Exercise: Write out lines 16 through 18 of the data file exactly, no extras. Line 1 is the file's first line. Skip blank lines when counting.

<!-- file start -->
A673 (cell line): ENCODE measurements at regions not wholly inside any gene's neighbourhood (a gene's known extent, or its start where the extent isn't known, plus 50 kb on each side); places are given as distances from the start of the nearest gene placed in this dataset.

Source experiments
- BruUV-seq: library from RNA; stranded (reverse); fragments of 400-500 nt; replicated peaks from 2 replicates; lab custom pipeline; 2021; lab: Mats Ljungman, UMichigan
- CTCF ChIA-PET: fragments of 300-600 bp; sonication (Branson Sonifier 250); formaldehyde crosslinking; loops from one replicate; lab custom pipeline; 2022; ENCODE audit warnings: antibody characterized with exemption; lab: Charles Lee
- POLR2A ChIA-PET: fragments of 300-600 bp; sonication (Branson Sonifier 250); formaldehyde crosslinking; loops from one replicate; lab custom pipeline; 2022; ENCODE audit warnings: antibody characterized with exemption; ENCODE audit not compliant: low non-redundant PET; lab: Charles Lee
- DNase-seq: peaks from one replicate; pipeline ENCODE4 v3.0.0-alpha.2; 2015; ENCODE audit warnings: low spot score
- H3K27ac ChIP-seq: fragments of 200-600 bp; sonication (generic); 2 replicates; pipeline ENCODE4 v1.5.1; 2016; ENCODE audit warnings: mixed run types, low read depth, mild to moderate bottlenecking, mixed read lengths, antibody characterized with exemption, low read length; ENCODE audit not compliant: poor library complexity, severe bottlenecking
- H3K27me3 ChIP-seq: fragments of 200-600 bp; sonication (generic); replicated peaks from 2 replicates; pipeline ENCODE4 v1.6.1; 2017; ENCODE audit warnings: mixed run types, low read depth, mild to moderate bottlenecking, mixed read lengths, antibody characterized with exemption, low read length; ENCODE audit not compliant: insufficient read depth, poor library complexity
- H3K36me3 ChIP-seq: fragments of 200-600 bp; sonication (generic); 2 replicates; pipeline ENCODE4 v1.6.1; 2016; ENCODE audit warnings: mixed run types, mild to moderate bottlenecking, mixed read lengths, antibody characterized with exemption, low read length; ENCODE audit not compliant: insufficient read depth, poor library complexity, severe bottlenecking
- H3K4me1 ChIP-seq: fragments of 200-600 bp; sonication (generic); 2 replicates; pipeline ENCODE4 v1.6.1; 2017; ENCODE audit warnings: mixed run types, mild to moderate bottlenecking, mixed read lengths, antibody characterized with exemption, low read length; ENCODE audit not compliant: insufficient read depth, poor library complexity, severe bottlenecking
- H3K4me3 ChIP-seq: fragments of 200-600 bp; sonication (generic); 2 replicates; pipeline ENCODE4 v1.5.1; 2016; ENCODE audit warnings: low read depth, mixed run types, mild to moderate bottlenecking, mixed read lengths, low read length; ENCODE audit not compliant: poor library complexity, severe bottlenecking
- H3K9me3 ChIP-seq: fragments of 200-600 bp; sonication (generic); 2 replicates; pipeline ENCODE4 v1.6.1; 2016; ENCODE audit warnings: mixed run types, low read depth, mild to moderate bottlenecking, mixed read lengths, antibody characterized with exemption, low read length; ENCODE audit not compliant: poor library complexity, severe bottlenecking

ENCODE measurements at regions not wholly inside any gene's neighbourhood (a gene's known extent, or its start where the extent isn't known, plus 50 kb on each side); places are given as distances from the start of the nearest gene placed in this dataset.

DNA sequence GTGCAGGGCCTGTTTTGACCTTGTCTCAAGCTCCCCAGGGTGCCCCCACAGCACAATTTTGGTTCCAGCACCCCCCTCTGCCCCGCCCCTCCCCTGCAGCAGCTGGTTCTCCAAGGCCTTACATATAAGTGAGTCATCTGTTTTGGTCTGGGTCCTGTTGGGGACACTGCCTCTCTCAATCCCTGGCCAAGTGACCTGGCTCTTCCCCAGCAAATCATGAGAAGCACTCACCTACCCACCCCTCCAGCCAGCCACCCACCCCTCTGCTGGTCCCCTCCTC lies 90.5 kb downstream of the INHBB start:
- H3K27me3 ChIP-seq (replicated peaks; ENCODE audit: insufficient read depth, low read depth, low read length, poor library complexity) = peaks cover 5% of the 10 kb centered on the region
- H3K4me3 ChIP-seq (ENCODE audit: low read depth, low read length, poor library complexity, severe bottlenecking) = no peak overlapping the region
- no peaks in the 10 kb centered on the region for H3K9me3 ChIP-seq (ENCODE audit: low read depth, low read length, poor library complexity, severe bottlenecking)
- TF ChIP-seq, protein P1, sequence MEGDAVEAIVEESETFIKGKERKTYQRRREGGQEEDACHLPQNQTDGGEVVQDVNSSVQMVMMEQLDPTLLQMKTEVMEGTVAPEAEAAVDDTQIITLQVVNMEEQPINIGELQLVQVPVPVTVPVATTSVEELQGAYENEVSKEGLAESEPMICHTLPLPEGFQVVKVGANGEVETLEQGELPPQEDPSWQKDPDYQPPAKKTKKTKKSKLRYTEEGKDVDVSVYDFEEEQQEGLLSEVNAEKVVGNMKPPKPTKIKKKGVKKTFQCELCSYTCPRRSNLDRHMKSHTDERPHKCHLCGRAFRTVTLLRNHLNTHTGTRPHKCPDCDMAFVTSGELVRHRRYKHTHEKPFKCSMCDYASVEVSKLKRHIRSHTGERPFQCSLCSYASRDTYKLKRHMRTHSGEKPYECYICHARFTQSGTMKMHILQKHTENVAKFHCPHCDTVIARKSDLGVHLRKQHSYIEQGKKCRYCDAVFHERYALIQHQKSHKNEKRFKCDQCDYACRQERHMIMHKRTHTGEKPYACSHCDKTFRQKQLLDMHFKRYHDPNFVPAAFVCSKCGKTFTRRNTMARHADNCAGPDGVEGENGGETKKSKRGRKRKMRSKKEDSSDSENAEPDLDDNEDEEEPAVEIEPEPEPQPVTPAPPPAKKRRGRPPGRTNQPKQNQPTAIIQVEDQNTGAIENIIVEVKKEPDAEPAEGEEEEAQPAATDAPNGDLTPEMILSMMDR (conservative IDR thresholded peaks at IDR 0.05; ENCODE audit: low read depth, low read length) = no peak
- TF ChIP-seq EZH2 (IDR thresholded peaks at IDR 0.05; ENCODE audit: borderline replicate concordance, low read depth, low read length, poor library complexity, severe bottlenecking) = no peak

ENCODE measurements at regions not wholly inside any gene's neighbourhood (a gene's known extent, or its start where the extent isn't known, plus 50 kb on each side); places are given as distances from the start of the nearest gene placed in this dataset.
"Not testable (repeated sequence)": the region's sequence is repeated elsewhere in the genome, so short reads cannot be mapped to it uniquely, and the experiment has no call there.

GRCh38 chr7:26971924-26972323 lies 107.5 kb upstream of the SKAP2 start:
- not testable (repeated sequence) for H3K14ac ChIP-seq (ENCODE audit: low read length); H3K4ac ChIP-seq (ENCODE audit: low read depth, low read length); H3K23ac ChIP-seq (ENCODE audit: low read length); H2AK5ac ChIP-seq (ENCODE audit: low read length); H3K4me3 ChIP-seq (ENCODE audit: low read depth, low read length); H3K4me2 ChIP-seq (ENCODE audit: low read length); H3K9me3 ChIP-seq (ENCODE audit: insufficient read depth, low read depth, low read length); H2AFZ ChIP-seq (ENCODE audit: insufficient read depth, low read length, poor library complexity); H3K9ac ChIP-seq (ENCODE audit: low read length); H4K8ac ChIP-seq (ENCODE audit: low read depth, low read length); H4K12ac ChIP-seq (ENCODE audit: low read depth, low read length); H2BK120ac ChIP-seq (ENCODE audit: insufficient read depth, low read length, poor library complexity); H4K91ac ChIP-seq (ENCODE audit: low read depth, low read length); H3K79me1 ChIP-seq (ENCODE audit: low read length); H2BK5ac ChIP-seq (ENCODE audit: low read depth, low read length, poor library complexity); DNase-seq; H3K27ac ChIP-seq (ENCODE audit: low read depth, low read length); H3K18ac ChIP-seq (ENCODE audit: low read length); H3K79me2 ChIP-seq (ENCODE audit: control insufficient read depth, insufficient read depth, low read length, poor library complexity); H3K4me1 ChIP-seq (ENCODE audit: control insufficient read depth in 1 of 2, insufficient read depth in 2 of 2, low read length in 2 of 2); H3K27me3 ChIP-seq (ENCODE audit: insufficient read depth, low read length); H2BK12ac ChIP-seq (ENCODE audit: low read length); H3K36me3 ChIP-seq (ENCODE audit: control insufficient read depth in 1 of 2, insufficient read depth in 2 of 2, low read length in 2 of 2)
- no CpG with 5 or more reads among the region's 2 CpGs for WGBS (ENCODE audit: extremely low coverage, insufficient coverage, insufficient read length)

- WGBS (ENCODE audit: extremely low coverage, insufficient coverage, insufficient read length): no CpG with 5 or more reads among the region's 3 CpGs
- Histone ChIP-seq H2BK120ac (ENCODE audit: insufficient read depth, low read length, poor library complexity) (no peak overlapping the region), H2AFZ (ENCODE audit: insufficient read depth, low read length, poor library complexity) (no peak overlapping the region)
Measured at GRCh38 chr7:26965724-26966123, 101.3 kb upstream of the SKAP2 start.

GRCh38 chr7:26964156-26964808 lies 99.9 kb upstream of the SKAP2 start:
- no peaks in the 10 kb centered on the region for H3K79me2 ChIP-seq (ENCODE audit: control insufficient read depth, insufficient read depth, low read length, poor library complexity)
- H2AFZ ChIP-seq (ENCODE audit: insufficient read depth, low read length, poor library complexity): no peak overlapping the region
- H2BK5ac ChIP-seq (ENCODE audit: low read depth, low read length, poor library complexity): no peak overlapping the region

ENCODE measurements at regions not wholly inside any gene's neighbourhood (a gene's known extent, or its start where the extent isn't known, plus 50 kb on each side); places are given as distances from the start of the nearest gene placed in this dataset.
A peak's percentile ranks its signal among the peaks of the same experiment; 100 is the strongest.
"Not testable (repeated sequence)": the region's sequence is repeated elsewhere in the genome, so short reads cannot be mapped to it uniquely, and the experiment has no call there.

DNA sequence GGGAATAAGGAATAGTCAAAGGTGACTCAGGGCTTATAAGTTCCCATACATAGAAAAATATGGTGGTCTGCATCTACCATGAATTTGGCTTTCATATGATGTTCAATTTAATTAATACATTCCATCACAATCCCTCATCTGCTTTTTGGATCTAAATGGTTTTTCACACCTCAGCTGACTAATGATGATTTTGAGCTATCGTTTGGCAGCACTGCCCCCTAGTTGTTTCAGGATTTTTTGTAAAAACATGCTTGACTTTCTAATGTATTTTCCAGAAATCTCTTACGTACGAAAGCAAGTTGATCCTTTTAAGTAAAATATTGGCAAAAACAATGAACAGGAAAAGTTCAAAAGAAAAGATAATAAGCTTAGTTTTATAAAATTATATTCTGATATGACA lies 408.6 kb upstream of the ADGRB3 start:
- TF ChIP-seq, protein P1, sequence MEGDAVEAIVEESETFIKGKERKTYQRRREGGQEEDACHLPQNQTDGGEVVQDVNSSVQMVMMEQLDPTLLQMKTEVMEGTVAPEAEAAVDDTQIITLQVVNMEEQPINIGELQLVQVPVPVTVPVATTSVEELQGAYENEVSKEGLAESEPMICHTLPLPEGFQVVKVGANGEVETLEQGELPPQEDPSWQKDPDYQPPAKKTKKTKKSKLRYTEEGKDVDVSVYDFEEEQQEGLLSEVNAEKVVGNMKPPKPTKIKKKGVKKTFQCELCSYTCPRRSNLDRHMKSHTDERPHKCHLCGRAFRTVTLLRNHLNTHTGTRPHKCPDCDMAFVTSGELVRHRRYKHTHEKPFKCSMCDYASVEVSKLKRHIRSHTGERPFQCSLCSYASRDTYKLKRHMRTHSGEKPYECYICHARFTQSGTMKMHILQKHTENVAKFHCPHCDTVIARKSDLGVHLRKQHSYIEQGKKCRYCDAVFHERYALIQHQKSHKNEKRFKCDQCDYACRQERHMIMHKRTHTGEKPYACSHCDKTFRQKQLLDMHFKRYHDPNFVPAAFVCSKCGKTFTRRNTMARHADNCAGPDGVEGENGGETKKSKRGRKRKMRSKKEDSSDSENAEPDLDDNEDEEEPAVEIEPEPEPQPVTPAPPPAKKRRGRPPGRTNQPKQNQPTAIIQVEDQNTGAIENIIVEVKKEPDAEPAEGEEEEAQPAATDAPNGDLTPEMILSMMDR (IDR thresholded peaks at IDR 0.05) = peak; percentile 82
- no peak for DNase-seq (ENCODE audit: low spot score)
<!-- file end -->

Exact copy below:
- H3K4me3 ChIP-seq (ENCODE audit: low read depth, low read length, poor library complexity, severe bottlenecking) = no peak overlapping the region
- no peaks in the 10 kb centered on the region for H3K9me3 ChIP-seq (ENCODE audit: low read depth, low read length, poor library complexity, severe bottlenecking)
- TF ChIP-seq, protein P1, sequence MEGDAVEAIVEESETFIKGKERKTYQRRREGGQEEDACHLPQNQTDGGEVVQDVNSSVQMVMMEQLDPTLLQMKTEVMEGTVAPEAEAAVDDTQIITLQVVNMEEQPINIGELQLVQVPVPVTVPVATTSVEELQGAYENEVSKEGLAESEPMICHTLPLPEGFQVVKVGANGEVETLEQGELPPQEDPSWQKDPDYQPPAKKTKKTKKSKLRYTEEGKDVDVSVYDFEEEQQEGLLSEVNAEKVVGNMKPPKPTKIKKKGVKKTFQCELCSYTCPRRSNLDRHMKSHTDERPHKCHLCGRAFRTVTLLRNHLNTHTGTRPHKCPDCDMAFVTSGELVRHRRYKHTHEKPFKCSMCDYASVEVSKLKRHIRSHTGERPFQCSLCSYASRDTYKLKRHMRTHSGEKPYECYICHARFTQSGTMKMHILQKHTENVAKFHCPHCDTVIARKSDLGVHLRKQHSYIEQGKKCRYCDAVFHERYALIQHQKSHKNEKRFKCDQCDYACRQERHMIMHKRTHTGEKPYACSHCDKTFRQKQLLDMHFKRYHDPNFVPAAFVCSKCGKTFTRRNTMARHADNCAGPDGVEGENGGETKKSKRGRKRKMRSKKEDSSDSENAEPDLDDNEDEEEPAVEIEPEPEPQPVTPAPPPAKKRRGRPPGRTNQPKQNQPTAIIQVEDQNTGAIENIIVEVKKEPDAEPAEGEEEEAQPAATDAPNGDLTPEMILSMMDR (conservative IDR thresholded peaks at IDR 0.05; ENCODE audit: low read depth, low read length) = no peak